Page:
The Facebook of Food? Foodily Makes Meal Planning Social

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chitchat with you about the menu on the event page. Finally, here’s the feature that truly makes Foodily social, even after the Super Bowl: Every search you do on Foodily will highlight recipes favorited by your friends as the top results.

Cutright says a 2010 survey by highlighted the need for such features. Asked whether they pay attention to the user ratings on Web-published recipes, 100 percent of AllRecipes’ users said yes. But 80 percent said they’d actually prefer to choose recipes by asking their friends. “It’s a level of knowledge and context and comprehension that helps people make a real decision,” says Cutright. “And on top of that, it helps them to have a conversation. If you are coming to my Super Bowl party and I see that you like chili, I am going to make that for you.”

You won’t see ads on Foodily anytime soon. The startup, which has 12 employees and got seed funding from TellMe veteran and current Flipboard CEO Mike McCue before bringing in the Index investment last summer, plans to make money by working with food distributors to pair search results with coupons. “The money in recipes isn’t in ads, it’s in food,” says Cutright, who held a variety of senior marketing positions at Yahoo from 1999 to 2007. In fact, foods purchased using online coupons added up to $56 billion in the U.S. in 2009, she says. She said Foodily’s crawling and indexing algorithms are especially good at understanding the ingredients in Web recipes, which means the startup is “uniquely suited to match coupons to recipes…no one else has our technology to be able to do that.”

In an interview with Cutright last week, I suggested that Foodily was trying to be “the Facebook of food.” She replied that having Facebook’s reach would certainly be nice, but she came back with a different comparison. “Foodily is to food like Qwiki is to information,” Cutright said, referring to the hot San Francisco-based startup that automatically assembles Web reference material on millions of subjects into narrated multimedia summaries. By presenting recipes side by side, in a horizontally scrolling format that feels reminiscent of flipping through a cookbook or a food magazine, Foodily is trying to “bring back the joy of browsing,” Cutright says. The combination of commercial and food-blog content also sets the site apart—as do the new social features. Says the CEO, “It’s a level of engagement that doesn’t exist around food online.”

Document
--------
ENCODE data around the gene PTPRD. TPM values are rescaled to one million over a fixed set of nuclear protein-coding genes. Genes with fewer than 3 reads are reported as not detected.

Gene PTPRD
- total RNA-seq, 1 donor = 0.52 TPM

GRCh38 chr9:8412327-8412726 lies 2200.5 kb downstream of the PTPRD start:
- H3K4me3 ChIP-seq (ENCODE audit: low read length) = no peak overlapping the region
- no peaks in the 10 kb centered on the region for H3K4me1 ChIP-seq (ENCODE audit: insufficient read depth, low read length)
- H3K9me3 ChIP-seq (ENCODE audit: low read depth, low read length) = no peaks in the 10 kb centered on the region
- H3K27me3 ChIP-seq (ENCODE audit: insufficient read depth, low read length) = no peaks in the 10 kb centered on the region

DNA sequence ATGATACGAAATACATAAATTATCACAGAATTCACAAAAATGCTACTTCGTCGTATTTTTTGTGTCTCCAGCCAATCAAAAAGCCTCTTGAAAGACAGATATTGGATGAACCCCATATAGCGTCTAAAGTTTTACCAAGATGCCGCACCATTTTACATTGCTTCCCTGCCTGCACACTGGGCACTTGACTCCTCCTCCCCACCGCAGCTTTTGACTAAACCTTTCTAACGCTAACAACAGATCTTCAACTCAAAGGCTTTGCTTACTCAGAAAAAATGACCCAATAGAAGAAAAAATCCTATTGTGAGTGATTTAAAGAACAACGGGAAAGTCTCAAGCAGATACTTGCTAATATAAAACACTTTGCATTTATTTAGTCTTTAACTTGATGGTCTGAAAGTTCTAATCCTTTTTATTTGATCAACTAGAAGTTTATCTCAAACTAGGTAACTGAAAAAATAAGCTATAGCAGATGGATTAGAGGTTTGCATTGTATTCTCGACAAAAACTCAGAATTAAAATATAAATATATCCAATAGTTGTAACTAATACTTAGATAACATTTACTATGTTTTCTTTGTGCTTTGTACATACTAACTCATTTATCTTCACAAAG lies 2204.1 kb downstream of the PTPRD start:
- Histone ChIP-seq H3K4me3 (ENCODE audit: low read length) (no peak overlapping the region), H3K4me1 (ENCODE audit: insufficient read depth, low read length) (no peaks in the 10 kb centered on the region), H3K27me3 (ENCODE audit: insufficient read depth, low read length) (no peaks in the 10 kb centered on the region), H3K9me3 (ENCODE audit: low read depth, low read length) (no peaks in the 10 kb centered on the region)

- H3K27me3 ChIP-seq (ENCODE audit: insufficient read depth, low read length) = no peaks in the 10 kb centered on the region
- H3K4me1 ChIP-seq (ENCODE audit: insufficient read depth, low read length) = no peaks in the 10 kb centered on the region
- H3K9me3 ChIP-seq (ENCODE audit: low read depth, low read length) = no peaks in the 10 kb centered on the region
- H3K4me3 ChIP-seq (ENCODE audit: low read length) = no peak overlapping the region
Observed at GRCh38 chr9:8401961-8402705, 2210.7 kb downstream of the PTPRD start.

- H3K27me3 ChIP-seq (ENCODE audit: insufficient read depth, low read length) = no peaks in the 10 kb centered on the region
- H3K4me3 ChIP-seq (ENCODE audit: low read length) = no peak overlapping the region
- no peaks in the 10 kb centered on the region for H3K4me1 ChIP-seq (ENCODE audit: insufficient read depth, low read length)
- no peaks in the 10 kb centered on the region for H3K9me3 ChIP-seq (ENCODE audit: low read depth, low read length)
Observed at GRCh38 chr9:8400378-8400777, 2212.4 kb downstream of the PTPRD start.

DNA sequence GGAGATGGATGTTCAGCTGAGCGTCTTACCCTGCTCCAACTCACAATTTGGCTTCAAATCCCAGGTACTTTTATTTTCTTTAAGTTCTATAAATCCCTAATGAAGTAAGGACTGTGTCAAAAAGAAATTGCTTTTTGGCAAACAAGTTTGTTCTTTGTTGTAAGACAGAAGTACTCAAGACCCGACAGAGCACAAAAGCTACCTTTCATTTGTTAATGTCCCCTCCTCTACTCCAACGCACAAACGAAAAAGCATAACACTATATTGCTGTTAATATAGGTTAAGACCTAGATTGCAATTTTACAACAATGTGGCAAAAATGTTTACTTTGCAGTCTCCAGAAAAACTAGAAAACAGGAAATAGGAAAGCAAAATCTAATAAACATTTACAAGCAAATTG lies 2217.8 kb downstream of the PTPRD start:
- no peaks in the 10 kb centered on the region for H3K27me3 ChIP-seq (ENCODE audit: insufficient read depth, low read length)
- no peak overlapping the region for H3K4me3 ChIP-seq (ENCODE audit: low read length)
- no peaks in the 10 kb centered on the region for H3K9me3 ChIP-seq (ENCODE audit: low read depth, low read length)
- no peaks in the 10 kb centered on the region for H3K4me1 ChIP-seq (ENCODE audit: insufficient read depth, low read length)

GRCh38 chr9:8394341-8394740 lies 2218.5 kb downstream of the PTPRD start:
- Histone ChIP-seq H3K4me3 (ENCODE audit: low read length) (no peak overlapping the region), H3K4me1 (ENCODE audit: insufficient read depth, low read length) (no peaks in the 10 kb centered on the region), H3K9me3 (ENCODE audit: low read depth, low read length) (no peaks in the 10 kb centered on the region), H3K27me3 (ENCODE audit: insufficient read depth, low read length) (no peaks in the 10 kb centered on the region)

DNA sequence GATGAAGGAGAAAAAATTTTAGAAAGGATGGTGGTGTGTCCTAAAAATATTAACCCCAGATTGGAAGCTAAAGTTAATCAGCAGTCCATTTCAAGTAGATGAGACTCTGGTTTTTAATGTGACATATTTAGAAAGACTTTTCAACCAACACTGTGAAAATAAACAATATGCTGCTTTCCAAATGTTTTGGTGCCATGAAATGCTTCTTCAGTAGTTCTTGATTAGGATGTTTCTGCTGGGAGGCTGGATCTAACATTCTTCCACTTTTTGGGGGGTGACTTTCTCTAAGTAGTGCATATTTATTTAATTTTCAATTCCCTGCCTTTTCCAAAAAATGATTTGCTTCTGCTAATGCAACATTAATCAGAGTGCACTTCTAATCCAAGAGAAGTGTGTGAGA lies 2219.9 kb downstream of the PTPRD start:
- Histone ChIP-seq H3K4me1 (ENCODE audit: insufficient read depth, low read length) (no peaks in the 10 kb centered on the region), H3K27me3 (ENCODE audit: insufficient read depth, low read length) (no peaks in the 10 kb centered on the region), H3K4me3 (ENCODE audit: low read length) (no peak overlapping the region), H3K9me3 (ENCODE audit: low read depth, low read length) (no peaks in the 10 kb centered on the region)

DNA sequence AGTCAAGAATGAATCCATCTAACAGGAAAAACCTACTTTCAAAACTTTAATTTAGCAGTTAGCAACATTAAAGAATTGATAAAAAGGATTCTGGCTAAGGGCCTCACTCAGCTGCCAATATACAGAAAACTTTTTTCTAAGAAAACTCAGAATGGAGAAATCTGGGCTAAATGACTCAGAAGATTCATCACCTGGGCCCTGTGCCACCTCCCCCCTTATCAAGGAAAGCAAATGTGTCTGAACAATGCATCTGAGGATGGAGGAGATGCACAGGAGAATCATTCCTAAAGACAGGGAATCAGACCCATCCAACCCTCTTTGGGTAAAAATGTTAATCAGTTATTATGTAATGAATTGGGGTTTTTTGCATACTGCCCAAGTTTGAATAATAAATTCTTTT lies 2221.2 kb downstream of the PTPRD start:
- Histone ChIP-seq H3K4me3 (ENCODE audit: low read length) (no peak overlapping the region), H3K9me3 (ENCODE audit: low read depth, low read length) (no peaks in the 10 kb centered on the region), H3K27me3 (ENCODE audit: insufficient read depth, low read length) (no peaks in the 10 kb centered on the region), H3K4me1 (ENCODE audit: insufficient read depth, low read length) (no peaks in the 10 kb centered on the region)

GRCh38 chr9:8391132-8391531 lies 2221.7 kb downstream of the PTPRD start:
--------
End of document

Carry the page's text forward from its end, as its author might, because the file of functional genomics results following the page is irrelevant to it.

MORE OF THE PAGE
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Wade Roush is a freelance science and technology journalist and the producer and host of the podcast Soonish. Follow @soonishpodcast

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7 responses to “The Facebook of Food? Foodily Makes Meal Planning Social”

  1. Wade,

    Great find. I can think of a lot of people who would love to use Foodily. (And I will too.) Going to post this on Facebook (as Facebook is still bigger than Foodily…but every’s gotta eat…they could get some real scale too.)

    Only part I question…coupons. I am not a coupon user and I suspect the foodie population does not have a high overlap with the packaged good/coupons population. I would “want” to be monetized in a different way. Store-wide local coupons to local chains or specialty stores WOULD get my attention. Ie. 10% off at Formaggio Kitchen, Stop and Shop, Whole Foods. Or perhaps even an offer to try a new food sample…even a packaged good. But I can’t see printing out 25cents off of pasta or tomato sauce.